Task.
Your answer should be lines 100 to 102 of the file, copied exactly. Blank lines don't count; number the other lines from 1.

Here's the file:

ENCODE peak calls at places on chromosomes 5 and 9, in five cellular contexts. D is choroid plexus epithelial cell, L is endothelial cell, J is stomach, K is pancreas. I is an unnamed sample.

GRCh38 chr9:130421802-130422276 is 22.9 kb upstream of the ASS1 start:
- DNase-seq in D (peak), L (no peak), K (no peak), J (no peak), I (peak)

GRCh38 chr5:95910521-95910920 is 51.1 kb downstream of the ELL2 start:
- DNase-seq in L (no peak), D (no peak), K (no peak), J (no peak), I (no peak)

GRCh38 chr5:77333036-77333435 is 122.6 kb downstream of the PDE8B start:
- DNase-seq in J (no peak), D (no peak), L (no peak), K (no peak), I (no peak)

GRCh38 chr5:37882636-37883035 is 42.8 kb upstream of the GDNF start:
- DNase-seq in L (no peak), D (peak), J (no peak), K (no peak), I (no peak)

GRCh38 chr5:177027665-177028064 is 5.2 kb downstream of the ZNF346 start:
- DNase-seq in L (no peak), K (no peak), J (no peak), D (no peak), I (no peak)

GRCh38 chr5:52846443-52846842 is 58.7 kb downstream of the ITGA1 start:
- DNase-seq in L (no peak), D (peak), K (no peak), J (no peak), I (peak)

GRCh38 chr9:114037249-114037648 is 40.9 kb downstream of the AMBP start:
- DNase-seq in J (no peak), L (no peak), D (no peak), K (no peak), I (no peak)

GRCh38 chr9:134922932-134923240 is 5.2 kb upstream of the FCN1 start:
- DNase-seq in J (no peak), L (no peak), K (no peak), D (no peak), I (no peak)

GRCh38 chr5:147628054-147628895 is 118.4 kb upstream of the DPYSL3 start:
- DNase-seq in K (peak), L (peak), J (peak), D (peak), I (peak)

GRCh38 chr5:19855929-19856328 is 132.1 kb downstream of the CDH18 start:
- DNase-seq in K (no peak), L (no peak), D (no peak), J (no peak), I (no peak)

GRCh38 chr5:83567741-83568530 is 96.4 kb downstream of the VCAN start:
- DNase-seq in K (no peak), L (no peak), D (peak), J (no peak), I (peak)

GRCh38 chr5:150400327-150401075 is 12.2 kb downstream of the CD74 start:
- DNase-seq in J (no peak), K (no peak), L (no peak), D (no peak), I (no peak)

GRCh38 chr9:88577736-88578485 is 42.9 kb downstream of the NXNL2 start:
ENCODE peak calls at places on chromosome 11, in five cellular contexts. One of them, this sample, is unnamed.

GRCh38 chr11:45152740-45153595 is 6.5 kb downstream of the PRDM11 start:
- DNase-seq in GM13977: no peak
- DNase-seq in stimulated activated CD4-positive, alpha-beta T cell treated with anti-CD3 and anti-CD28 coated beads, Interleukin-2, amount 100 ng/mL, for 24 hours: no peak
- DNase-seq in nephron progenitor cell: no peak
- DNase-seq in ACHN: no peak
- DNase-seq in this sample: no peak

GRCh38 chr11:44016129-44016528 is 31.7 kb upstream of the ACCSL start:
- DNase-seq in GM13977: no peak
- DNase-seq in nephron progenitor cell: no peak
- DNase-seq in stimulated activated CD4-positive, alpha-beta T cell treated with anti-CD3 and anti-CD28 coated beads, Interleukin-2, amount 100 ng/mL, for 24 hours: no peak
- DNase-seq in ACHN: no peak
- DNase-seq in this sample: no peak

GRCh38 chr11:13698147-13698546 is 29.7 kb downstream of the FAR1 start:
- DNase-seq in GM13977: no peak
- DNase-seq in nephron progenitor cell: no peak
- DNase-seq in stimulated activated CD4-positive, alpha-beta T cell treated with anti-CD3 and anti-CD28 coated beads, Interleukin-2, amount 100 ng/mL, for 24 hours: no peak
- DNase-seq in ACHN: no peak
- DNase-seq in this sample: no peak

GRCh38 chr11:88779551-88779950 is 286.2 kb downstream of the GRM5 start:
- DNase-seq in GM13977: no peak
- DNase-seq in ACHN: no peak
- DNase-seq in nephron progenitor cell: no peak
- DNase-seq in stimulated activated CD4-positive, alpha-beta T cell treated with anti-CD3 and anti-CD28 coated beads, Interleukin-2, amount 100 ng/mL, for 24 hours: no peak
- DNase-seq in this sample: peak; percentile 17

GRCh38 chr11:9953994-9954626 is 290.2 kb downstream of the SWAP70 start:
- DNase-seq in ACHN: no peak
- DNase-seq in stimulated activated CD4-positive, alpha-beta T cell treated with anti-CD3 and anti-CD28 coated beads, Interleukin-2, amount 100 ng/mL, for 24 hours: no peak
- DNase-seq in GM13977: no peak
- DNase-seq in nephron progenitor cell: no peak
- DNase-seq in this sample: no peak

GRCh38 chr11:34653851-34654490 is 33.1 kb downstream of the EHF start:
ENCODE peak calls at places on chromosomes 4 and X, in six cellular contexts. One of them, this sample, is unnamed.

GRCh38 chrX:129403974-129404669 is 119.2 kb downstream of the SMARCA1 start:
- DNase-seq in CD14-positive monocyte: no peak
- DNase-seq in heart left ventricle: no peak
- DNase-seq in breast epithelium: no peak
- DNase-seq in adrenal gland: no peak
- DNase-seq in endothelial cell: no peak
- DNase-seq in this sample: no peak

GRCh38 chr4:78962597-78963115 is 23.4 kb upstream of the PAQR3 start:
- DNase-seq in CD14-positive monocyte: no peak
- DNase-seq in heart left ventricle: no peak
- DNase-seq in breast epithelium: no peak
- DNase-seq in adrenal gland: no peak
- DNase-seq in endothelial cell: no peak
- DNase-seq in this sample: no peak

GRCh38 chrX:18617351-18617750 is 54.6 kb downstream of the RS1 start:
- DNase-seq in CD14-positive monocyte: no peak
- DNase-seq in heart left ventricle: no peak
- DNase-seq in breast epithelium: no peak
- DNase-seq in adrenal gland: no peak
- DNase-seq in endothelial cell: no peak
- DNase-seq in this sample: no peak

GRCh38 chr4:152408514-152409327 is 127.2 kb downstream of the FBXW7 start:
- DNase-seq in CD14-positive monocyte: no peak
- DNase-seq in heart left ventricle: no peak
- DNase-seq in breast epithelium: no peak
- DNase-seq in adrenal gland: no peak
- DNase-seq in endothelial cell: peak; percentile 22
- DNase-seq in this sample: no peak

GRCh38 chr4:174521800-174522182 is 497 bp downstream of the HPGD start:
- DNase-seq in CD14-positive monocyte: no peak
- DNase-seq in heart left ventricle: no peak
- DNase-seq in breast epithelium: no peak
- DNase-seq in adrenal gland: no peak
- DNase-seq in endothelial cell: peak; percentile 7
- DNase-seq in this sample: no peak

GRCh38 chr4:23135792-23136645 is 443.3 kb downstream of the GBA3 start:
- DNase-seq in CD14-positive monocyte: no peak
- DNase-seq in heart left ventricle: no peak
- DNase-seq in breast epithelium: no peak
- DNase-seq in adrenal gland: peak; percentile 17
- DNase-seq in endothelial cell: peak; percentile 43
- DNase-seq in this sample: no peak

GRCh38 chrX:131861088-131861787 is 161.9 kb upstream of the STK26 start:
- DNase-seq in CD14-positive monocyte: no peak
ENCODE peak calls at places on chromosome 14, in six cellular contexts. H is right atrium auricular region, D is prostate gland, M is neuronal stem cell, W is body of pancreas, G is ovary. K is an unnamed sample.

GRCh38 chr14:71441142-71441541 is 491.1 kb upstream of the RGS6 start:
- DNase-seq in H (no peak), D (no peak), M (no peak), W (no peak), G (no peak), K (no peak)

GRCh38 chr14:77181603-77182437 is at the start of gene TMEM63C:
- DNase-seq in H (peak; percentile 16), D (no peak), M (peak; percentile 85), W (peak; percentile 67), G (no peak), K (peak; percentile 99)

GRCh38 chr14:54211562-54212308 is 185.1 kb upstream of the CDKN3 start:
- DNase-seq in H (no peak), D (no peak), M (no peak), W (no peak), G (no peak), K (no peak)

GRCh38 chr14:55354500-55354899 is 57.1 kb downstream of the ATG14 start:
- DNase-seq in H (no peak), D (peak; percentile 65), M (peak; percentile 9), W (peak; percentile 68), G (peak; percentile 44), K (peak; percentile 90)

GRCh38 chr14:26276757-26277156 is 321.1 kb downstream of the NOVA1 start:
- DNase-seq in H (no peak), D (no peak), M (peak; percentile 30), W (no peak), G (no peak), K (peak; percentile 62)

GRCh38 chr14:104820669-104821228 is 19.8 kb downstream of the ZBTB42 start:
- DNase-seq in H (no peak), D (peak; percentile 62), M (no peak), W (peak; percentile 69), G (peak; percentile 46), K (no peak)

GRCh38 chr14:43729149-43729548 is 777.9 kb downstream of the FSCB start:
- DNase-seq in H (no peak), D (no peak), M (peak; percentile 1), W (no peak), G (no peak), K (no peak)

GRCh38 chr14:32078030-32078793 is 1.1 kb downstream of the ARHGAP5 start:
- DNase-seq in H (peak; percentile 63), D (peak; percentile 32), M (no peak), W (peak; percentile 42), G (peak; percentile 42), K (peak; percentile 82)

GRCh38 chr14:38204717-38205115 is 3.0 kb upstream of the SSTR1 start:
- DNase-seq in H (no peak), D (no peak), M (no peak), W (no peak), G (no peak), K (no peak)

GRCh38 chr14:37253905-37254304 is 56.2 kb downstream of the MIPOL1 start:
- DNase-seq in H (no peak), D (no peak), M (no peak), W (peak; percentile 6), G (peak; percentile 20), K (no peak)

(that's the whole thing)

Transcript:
- DNase-seq in endothelial cell: peak; percentile 43
- DNase-seq in this sample: no peak

GRCh38 chrX:131861088-131861787 is 161.9 kb upstream of the STK26 start: